The authors used data from more than 1.1 million individuals in Ontario to develop a new risk equation that uses readily available information to identify people at high risk for developing early kidney disease. The risk equation includes age, sex, history of diabetes and/or hypertension, and laboratory test results (hemoglobin, kidney function) and can be calculated with or without a urine albuminuria test. The researchers found that the KDRE was accurate in predicting the five-year risk for developing new chronic kidney disease (CKD) defined by an estimated glomerular filtration rate less than 60 mL/min.

"The KDRE has a number of potential uses, including: (i) determining an individual patient's CKD risk at the bedside; (ii) incorporation into existing health systems (online calculators) to identify at-risk individuals; (iii) to determine at a population level emerging CKD risk and health care planning; and (iv) as a research tool to identify high-risk patients and trial enrollment," Sood explained.

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ASN: Steroids Best Placebo in High-Risk IgA Nephropathy

TUESDAY, Nov. 16, 2021 (HealthDay News) -- Steroids reduce the risk for major adverse kidney outcomes in people with high-risk immunoglobulin A nephropathy, but full-dose methylprednisolone increased the risk for serious adverse events, according to a study presented at Kidney Week, the annual meeting of the American Society of Nephrology, held virtually from Nov. 4 to 7.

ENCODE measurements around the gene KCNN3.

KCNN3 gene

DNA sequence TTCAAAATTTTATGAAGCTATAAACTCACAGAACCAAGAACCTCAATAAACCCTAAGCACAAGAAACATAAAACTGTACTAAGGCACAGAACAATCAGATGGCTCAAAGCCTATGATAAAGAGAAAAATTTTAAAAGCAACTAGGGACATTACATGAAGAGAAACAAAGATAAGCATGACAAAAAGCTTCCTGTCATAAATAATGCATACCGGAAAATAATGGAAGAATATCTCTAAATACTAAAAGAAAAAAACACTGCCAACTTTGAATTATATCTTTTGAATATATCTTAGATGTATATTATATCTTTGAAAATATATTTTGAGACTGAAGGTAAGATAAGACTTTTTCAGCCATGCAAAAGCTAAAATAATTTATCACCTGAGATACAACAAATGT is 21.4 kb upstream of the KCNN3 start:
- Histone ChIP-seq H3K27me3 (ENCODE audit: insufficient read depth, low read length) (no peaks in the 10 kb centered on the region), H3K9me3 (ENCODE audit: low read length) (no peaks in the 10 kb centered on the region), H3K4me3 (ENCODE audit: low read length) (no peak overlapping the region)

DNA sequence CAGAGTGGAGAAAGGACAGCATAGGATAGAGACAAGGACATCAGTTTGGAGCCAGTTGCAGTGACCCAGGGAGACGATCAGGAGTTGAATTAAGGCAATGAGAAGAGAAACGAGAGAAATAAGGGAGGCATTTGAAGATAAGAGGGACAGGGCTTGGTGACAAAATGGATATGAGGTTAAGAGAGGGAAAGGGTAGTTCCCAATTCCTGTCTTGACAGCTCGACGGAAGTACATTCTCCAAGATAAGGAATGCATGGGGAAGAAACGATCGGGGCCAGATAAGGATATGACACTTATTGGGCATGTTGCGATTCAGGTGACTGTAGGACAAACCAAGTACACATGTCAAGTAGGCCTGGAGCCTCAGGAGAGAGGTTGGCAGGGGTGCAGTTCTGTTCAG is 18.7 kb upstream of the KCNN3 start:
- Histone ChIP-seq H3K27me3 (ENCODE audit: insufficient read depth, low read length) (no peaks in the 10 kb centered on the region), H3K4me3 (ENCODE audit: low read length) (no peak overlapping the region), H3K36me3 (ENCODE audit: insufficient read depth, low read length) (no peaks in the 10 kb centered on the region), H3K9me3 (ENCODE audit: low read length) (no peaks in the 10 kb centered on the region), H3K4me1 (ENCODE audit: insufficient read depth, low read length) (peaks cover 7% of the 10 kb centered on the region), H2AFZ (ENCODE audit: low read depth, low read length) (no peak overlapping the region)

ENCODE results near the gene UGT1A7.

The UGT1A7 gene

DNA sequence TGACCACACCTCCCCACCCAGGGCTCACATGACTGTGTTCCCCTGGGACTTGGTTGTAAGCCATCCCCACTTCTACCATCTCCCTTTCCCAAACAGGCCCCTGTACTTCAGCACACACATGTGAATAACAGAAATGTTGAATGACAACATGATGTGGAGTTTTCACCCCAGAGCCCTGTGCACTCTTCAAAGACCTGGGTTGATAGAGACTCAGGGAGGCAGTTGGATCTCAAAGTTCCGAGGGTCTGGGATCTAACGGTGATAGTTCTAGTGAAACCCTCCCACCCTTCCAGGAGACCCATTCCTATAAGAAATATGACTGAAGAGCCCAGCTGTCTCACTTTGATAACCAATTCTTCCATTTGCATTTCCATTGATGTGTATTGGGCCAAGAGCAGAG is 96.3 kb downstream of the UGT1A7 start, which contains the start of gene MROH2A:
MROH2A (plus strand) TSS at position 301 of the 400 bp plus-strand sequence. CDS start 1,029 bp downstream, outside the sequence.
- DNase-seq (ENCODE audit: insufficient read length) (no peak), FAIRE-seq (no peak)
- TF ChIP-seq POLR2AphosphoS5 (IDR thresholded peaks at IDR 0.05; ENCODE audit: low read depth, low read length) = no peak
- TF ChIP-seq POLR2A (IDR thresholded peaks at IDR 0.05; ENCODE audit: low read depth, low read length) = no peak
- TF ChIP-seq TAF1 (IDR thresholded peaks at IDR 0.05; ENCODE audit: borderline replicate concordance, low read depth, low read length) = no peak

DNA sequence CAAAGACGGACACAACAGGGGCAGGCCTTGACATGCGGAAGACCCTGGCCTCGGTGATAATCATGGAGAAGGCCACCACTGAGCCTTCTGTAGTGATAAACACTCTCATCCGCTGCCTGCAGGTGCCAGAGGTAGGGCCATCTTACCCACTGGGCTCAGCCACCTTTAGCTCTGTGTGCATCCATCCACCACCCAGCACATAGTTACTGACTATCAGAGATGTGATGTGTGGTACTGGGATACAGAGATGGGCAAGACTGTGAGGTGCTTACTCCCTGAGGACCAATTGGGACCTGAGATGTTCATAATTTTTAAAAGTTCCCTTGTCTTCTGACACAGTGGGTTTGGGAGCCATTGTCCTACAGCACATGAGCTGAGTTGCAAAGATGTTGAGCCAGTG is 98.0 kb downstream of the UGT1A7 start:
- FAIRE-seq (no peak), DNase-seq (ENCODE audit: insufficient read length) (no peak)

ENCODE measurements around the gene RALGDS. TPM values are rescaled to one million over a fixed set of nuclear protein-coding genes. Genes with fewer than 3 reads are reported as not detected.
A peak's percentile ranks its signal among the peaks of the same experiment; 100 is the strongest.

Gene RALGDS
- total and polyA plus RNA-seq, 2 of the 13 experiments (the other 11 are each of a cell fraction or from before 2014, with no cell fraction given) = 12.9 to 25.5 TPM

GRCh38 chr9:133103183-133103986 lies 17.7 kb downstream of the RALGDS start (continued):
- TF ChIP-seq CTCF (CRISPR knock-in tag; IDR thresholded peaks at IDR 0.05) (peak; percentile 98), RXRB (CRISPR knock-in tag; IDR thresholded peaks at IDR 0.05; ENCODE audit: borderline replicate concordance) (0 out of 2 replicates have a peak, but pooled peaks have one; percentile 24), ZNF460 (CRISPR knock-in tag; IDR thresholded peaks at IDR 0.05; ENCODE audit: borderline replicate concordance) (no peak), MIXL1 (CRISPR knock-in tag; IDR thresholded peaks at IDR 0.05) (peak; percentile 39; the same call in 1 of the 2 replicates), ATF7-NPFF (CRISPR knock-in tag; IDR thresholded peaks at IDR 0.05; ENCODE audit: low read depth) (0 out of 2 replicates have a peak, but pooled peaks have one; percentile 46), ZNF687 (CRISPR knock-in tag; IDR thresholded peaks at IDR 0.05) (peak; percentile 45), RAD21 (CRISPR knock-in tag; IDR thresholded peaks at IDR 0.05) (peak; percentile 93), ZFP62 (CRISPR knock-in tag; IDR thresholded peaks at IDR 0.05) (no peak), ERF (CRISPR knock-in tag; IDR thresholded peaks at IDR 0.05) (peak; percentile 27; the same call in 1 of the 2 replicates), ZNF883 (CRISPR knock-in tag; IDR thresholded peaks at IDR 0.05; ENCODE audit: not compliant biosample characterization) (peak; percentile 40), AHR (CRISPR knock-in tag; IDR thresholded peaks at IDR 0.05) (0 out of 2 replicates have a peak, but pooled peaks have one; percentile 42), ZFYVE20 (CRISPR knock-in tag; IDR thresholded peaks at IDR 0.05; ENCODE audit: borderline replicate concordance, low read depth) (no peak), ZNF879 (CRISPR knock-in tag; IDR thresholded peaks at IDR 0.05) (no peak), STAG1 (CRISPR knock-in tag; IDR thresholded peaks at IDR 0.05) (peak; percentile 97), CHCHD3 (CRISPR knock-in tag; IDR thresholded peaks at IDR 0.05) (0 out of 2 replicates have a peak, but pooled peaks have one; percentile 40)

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ASN: Ellipsys Percutaneous Fistula Durable for Hemodialysis Access

TUESDAY, Nov. 16, 2021 (HealthDay News) -- A percutaneous arteriovenous fistula created by an interventionalist in the office-based lab provides durable access for hemodialysis through five years, according to a study presented at Kidney Week, the annual meeting of the American Society of Nephrology, held virtually from Nov. 4 to 7.

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ASN: PPI Use May Up Risk for AKI After Cardiac Surgery

MONDAY, Nov. 15, 2021 (HealthDay News) -- Preoperative proton pump inhibitor use is associated with incident acute kidney injury in patients undergoing cardiac surgery, according to a study presented at Kidney Week, the annual meeting of the American Society of Nephrology, held virtually from Nov. 4 to 7.

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ASN: Model Predicts Benefit of SGLT2 Inhibitors for Adults With T1DM

MONDAY, Nov. 15, 2021 (HealthDay News) -- Treatment with sodium-glucose cotransporter 2 inhibitors could substantially reduce the risk for cardiovascular disease and end-stage kidney disease in patients with type 1 diabetes, especially those with albuminuria, according to a study presented at Kidney Week, the annual meeting of the American Society of Nephrology, held virtually from Nov. 4 to 7.

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ASN: Daprodustat Noninferior to ESAs for Treating Anemia in CKD

FRIDAY, Nov. 12, 2021 (HealthDay News) -- For patients with chronic kidney disease who are and are not undergoing hemodialysis, the oral hypoxia-inducible factor prolyl hydroxylase inhibitor daprodustat is noninferior to injectable erythropoiesis-stimulating agent for the treatment of anemia, according to two studies published online Nov. 5 in the New England Journal of Medicine. The research was published to coincide with Kidney Week, the annual meeting of the American Society of Nephrology, held virtually from Nov. 4 to 7.

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ASN: Chlorthalidone Aids BP Control in Patients With CKD and HTN

FRIDAY, Nov. 12, 2021 (HealthDay News) -- Compared with placebo, chlorthalidone therapy improves blood pressure control at 12 weeks among patients with advanced chronic kidney disease and poorly controlled hypertension, according to a study published online Nov. 5 in the New England Journal of Medicine. The research was published to coincide with Kidney Week, the annual meeting of the American Society of Nephrology, held virtually from Nov. 4 to 7.